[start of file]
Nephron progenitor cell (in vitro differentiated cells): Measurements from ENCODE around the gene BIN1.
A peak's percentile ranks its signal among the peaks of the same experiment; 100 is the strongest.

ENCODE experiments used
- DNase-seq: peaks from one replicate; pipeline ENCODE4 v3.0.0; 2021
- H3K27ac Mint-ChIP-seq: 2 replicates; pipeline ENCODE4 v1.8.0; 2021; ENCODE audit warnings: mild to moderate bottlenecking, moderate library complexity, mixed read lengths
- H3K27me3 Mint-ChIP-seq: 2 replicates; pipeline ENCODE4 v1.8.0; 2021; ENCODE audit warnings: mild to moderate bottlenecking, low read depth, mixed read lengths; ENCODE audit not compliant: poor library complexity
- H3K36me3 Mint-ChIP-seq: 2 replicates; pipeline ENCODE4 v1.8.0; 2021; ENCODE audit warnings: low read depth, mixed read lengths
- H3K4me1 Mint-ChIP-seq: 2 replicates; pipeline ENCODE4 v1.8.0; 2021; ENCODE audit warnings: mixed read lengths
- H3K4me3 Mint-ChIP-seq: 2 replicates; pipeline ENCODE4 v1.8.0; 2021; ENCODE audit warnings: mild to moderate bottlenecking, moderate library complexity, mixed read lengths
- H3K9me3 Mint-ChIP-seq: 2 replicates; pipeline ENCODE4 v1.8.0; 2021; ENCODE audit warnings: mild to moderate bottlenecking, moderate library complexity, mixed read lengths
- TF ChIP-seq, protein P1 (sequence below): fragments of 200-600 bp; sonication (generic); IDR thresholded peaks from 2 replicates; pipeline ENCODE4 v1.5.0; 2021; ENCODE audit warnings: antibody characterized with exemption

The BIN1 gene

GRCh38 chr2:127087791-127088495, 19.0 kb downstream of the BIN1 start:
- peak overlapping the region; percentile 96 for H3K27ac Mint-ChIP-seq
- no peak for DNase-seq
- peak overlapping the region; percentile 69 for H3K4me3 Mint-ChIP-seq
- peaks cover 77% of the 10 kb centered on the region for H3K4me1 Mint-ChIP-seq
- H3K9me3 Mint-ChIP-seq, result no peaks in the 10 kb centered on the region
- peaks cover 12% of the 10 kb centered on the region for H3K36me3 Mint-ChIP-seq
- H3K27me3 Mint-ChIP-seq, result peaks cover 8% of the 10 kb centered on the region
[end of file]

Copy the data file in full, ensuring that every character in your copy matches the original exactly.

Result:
Nephron progenitor cell (in vitro differentiated cells): Measurements from ENCODE around the gene BIN1.
A peak's percentile ranks its signal among the peaks of the same experiment; 100 is the strongest.

ENCODE experiments used
- DNase-seq: peaks from one replicate; pipeline ENCODE4 v3.0.0; 2021
- H3K27ac Mint-ChIP-seq: 2 replicates; pipeline ENCODE4 v1.8.0; 2021; ENCODE audit warnings: mild to moderate bottlenecking, moderate library complexity, mixed read lengths
- H3K27me3 Mint-ChIP-seq: 2 replicates; pipeline ENCODE4 v1.8.0; 2021; ENCODE audit warnings: mild to moderate bottlenecking, low read depth, mixed read lengths; ENCODE audit not compliant: poor library complexity
- H3K36me3 Mint-ChIP-seq: 2 replicates; pipeline ENCODE4 v1.8.0; 2021; ENCODE audit warnings: low read depth, mixed read lengths
- H3K4me1 Mint-ChIP-seq: 2 replicates; pipeline ENCODE4 v1.8.0; 2021; ENCODE audit warnings: mixed read lengths
- H3K4me3 Mint-ChIP-seq: 2 replicates; pipeline ENCODE4 v1.8.0; 2021; ENCODE audit warnings: mild to moderate bottlenecking, moderate library complexity, mixed read lengths
- H3K9me3 Mint-ChIP-seq: 2 replicates; pipeline ENCODE4 v1.8.0; 2021; ENCODE audit warnings: mild to moderate bottlenecking, moderate library complexity, mixed read lengths
- TF ChIP-seq, protein P1 (sequence below): fragments of 200-600 bp; sonication (generic); IDR thresholded peaks from 2 replicates; pipeline ENCODE4 v1.5.0; 2021; ENCODE audit warnings: antibody characterized with exemption

The BIN1 gene

GRCh38 chr2:127087791-127088495, 19.0 kb downstream of the BIN1 start:
- peak overlapping the region; percentile 96 for H3K27ac Mint-ChIP-seq
- no peak for DNase-seq
- peak overlapping the region; percentile 69 for H3K4me3 Mint-ChIP-seq
- peaks cover 77% of the 10 kb centered on the region for H3K4me1 Mint-ChIP-seq
- H3K9me3 Mint-ChIP-seq, result no peaks in the 10 kb centered on the region
- peaks cover 12% of the 10 kb centered on the region for H3K36me3 Mint-ChIP-seq
- H3K27me3 Mint-ChIP-seq, result peaks cover 8% of the 10 kb centered on the region